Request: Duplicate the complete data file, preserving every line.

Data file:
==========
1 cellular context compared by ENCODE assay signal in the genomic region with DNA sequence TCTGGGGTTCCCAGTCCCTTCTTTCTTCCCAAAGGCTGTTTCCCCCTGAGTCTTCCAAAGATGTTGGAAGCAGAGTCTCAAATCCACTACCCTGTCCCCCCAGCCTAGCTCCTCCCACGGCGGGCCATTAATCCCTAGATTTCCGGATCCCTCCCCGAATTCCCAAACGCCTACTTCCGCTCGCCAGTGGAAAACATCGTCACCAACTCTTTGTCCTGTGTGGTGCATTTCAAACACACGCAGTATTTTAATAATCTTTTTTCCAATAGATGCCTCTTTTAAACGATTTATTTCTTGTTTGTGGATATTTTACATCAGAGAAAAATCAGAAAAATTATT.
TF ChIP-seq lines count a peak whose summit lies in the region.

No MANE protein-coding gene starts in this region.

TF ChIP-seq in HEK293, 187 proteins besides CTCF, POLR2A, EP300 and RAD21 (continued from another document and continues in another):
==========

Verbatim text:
1 cellular context compared by ENCODE assay signal in the genomic region with DNA sequence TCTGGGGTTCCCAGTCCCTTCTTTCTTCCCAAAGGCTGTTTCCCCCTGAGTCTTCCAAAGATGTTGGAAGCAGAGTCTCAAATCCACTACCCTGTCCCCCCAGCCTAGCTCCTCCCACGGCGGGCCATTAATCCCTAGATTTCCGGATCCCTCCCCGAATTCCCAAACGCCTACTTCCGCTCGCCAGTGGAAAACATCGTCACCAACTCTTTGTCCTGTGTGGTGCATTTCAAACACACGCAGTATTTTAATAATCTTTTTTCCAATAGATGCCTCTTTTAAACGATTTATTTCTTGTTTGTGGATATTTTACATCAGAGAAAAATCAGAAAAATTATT.
TF ChIP-seq lines count a peak whose summit lies in the region.

No MANE protein-coding gene starts in this region.

TF ChIP-seq in HEK293, 187 proteins besides CTCF, POLR2A, EP300 and RAD21 (continued from another document and continues in another):